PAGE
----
How To: Do a Tape Sync

Written instructions for guests here.

When you can’t interview someone in-person but you need better quality audio than a phone recording, consider doing a tape sync.

The basic idea: have the person on the other end of a call record their side of the conversation then send you the audio files after the interview is complete. If desired, the audio from both sides of the conversation can be spliced together (“sync”-ed up) to make one high-quality audio conversation.

It’s a little extra work. But if you explain the difference in audio quality and steps required, the person you’re talking to will almost always be understanding and ready to work with you.

Here’s a helpful video you can send to them explaining best practices for recording and sending tape sync audio:

If you’re having your subject record on their phone, you may need to speak with them over Zoom, Skype, or some other means of talking while their phone is in use. You might want to consider just recording a Zoom call instead, so you have video of the conversation that still may be higher quality audio than a recorded phone call.

Sometimes a media outlet will send a reporter with a microphone and recorder to capture the interview subject’s side of the conversation professionally. But more often time and budget limitations require interviewees to do a DIY tape sync. Luckily, with a little care and instruction, a smartphone recording in a quiet setting will yield absolutely useable results.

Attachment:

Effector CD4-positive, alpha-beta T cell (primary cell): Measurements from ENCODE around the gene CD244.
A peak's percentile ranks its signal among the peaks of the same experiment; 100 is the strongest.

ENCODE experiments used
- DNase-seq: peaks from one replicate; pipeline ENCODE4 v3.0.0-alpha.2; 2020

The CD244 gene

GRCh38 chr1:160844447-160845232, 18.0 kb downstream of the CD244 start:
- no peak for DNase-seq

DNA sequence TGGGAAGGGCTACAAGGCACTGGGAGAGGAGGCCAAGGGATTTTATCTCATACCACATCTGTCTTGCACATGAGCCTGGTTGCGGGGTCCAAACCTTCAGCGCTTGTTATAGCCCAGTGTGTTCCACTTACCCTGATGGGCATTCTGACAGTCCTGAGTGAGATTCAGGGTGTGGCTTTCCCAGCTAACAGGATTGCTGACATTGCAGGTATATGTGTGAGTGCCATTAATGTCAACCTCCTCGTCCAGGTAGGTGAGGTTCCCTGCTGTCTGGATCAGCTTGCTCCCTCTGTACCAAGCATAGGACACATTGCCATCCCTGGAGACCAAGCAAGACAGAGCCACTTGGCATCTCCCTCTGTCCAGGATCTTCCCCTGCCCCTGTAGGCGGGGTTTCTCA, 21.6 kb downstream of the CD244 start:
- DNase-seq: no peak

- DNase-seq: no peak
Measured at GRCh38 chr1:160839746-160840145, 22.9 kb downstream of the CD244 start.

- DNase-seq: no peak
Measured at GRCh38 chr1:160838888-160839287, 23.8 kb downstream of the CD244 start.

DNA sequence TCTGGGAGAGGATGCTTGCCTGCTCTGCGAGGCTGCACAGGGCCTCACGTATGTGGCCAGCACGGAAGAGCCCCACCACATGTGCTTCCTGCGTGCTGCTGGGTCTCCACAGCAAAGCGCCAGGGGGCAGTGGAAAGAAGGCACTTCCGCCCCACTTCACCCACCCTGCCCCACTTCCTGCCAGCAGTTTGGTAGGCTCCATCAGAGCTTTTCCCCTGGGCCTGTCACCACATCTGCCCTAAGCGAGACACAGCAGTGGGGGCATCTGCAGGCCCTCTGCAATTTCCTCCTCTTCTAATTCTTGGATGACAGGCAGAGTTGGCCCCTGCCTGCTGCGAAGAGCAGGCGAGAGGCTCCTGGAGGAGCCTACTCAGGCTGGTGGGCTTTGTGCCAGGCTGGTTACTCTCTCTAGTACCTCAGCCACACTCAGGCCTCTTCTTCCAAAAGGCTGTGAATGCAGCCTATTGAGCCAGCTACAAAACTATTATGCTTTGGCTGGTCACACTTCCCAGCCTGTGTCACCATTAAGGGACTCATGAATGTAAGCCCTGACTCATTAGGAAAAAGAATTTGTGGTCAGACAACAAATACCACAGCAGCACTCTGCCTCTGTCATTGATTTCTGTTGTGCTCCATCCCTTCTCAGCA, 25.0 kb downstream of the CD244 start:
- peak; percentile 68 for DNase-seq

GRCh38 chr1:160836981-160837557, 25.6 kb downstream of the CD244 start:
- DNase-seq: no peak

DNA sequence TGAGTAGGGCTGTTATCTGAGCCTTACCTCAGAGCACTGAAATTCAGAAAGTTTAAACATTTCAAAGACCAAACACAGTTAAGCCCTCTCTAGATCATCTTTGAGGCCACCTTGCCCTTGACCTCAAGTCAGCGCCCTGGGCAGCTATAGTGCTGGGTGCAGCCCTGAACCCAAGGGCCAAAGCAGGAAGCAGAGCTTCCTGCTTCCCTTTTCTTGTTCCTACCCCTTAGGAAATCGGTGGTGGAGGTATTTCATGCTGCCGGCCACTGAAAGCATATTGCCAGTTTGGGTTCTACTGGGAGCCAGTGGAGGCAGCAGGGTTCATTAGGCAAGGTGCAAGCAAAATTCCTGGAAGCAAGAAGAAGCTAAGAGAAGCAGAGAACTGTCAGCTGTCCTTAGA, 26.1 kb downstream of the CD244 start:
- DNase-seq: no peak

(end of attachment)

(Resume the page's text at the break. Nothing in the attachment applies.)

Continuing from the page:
About This Site

This is a resource hub to help student reporters at the Annenberg Media Center.

If you’re new to the Media Center, check out this one-page guide to see what it’s all about.

Contact the Media Center

Media Center Director, Professor Christina Bellantoni

Annenberg Media Executive Editor, Tess Patton

Annenberg Media Assignment Desk:
(213) 740-3847

For equipment-related issues:
(213) 740-5739